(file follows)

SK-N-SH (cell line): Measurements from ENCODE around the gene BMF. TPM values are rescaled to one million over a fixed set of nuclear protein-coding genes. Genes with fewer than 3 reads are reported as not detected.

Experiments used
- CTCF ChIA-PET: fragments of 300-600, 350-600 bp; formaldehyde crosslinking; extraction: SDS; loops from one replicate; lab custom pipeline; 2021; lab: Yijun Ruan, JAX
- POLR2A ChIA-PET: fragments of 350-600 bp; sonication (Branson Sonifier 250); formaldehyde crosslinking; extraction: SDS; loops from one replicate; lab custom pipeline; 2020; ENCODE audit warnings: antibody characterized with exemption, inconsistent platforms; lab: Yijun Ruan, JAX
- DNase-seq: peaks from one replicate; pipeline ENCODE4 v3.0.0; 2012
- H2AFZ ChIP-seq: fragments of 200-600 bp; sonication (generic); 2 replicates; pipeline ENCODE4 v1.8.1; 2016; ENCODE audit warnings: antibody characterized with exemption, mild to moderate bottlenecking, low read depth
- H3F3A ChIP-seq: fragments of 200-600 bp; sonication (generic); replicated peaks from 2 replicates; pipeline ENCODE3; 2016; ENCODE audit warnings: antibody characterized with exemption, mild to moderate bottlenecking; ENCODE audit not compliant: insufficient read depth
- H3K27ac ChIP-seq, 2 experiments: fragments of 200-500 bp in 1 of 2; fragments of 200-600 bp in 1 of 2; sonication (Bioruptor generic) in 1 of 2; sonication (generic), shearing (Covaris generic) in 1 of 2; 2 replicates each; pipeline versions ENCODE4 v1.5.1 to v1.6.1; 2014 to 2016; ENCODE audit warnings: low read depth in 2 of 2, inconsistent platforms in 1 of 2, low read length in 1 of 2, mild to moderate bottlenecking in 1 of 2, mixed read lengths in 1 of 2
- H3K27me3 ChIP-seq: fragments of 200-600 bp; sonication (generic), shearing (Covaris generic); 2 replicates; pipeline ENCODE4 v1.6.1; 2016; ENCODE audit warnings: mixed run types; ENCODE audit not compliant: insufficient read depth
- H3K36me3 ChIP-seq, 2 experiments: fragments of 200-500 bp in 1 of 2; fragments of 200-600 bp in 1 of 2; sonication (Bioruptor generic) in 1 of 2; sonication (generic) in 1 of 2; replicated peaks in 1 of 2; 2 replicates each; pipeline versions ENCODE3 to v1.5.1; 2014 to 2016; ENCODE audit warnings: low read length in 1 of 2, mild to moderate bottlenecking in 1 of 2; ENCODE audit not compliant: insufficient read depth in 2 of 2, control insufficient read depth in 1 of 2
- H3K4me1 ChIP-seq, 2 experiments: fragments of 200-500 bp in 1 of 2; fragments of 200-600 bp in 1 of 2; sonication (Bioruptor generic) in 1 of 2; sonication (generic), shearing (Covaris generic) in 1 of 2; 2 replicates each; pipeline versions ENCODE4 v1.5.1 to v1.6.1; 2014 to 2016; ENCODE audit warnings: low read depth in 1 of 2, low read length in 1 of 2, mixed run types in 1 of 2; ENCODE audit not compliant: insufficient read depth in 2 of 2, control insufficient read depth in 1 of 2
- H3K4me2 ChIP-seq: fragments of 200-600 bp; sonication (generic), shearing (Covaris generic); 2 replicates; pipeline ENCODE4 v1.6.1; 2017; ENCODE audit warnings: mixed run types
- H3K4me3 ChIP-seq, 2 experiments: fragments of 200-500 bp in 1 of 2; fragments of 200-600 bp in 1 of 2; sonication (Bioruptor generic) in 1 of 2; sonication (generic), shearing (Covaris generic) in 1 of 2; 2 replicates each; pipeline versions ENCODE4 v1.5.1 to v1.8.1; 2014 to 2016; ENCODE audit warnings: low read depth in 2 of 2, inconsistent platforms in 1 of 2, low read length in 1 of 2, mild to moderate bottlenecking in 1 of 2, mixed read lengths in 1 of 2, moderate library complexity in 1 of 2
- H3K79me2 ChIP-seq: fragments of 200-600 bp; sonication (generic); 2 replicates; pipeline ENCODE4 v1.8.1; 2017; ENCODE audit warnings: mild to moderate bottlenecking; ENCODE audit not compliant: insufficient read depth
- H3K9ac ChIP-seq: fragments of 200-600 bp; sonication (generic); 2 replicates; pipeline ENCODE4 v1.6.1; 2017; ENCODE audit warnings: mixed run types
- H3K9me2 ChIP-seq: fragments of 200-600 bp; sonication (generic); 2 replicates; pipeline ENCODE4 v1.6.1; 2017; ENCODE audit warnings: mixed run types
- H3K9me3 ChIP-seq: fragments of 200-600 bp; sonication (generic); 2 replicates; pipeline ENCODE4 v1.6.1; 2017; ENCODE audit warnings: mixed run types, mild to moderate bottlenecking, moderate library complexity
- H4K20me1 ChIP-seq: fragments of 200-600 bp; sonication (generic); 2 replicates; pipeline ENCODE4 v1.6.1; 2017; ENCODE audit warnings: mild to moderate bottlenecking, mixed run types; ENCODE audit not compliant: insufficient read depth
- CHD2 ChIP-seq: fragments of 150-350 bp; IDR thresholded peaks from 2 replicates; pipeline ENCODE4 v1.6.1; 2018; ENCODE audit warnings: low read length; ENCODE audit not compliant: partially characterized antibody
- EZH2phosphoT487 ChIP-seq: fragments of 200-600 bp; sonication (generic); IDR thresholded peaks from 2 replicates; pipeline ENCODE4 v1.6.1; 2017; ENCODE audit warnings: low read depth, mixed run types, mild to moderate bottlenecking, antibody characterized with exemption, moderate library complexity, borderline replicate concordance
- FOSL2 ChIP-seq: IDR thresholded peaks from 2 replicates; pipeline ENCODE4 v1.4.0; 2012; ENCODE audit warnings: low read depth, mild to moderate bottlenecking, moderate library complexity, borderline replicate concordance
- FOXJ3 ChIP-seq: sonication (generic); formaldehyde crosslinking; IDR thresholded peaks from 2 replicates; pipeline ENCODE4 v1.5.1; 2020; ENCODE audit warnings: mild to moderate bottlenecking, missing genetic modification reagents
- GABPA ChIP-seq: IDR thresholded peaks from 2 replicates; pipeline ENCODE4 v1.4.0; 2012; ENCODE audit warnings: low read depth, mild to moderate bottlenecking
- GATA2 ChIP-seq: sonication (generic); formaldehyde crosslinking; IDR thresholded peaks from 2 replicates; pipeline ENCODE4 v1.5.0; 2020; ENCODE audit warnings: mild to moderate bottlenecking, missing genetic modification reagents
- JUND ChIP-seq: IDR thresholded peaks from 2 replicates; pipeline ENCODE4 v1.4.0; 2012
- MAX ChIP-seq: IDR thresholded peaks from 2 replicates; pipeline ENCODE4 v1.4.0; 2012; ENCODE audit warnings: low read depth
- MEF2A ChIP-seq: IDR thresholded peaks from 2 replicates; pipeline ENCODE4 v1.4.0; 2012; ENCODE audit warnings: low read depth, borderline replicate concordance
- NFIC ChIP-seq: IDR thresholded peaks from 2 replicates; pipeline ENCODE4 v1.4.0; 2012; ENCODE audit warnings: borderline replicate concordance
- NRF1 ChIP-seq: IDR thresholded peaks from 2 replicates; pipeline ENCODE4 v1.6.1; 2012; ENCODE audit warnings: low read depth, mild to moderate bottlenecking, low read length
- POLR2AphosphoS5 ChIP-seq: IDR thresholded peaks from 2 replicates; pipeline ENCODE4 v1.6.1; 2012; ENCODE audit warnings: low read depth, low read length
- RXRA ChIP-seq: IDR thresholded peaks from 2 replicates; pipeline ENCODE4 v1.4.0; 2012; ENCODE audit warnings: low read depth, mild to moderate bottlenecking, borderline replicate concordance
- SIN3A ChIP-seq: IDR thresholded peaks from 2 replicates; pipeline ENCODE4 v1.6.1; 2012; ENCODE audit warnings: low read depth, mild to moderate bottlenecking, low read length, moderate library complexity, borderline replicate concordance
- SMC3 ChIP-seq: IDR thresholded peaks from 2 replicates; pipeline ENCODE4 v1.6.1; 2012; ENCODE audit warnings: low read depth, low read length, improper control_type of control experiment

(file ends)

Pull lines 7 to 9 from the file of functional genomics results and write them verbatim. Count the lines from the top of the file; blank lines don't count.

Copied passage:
- H3F3A ChIP-seq: fragments of 200-600 bp; sonication (generic); replicated peaks from 2 replicates; pipeline ENCODE3; 2016; ENCODE audit warnings: antibody characterized with exemption, mild to moderate bottlenecking; ENCODE audit not compliant: insufficient read depth
- H3K27ac ChIP-seq, 2 experiments: fragments of 200-500 bp in 1 of 2; fragments of 200-600 bp in 1 of 2; sonication (Bioruptor generic) in 1 of 2; sonication (generic), shearing (Covaris generic) in 1 of 2; 2 replicates each; pipeline versions ENCODE4 v1.5.1 to v1.6.1; 2014 to 2016; ENCODE audit warnings: low read depth in 2 of 2, inconsistent platforms in 1 of 2, low read length in 1 of 2, mild to moderate bottlenecking in 1 of 2, mixed read lengths in 1 of 2
- H3K27me3 ChIP-seq: fragments of 200-600 bp; sonication (generic), shearing (Covaris generic); 2 replicates; pipeline ENCODE4 v1.6.1; 2016; ENCODE audit warnings: mixed run types; ENCODE audit not compliant: insufficient read depth